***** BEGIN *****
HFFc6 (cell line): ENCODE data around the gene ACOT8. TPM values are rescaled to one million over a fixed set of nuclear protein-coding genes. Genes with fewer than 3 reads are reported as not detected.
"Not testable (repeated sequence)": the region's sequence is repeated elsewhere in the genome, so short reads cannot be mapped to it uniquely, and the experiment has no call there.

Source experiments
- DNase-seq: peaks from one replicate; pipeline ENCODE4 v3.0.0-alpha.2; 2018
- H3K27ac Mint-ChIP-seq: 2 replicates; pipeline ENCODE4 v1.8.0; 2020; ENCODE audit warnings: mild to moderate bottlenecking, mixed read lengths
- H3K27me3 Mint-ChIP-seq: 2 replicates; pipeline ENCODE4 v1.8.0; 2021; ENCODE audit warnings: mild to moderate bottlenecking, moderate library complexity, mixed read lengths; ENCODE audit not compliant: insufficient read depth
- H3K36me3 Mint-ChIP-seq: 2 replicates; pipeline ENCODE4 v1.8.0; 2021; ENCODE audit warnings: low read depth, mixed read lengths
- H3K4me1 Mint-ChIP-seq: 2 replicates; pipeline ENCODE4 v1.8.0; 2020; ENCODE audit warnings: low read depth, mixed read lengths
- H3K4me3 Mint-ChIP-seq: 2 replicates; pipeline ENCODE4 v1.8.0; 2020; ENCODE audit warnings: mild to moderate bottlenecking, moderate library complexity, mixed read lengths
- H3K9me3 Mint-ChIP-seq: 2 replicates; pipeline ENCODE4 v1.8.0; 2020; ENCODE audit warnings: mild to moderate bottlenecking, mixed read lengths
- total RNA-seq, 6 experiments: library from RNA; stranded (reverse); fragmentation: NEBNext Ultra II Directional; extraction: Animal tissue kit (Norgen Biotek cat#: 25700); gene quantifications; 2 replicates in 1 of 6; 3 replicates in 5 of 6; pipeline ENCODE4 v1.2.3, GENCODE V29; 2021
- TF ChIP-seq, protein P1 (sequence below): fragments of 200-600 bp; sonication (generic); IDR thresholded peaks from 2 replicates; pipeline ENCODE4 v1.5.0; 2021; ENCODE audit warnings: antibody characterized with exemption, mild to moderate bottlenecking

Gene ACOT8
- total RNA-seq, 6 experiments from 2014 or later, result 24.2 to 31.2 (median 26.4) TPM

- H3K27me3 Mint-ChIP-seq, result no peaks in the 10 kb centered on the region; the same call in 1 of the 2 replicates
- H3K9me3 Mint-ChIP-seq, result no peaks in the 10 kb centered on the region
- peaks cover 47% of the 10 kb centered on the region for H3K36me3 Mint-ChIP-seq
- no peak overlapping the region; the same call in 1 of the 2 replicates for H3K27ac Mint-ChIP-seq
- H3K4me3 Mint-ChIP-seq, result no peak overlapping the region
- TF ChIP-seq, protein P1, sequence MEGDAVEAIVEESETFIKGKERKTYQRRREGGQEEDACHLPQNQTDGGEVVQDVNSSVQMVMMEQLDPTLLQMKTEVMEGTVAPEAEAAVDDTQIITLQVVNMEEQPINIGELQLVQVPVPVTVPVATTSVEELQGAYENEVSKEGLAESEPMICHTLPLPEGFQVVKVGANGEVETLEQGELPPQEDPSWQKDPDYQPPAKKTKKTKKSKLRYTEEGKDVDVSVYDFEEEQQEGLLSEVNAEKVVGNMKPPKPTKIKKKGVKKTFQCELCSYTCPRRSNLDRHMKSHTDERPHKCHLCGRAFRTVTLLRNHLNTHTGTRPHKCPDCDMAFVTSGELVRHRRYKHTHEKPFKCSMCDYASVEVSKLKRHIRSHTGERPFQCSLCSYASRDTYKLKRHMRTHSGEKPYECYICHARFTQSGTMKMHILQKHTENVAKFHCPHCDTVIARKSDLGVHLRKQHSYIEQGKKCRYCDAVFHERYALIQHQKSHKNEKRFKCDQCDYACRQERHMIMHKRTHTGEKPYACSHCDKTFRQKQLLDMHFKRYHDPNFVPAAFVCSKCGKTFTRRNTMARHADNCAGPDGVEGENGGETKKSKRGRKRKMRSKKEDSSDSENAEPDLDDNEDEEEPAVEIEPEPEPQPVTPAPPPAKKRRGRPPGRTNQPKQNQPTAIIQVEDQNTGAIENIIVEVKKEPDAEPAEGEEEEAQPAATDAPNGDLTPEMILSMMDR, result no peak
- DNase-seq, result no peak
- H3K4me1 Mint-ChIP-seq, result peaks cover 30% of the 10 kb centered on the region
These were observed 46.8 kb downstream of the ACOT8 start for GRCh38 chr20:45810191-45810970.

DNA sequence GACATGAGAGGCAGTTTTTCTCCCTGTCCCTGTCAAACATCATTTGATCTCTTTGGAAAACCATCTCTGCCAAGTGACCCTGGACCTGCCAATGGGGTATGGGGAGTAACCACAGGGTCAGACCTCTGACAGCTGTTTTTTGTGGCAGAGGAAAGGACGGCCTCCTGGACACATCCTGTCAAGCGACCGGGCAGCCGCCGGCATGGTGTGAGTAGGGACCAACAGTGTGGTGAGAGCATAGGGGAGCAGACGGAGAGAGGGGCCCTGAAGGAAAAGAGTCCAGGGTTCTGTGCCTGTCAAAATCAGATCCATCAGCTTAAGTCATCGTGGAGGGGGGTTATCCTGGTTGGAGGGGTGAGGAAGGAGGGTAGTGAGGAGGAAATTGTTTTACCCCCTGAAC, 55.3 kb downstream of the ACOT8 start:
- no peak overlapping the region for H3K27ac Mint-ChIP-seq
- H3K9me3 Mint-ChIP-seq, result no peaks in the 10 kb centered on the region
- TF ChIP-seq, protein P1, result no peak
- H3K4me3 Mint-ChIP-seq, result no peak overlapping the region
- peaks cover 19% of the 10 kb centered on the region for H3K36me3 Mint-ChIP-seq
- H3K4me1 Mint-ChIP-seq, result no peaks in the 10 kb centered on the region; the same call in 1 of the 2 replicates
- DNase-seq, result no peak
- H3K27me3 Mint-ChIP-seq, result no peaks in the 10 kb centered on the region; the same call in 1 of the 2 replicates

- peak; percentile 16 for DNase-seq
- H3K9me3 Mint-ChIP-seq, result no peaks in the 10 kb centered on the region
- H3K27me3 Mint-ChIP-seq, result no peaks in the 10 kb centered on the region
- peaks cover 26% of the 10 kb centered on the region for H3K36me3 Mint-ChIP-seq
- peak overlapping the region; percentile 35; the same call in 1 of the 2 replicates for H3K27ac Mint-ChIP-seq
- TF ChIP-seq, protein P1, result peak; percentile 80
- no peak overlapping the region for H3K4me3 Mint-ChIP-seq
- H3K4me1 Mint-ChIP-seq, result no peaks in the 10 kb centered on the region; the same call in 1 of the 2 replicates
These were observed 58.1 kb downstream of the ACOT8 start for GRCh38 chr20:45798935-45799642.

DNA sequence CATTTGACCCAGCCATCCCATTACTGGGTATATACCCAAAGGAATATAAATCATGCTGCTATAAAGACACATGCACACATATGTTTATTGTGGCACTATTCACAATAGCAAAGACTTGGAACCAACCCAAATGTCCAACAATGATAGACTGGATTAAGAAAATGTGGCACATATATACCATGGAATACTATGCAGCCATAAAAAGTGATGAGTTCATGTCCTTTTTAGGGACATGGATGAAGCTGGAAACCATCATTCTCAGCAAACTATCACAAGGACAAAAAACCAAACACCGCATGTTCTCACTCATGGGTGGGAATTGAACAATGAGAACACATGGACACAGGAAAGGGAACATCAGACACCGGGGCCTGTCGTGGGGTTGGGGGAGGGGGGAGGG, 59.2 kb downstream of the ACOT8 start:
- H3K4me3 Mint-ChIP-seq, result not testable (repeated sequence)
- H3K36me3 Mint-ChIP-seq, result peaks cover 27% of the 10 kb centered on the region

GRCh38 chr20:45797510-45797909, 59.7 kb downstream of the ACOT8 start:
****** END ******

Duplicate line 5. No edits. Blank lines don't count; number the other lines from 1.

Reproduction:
- H3K27ac Mint-ChIP-seq: 2 replicates; pipeline ENCODE4 v1.8.0; 2020; ENCODE audit warnings: mild to moderate bottlenecking, mixed read lengths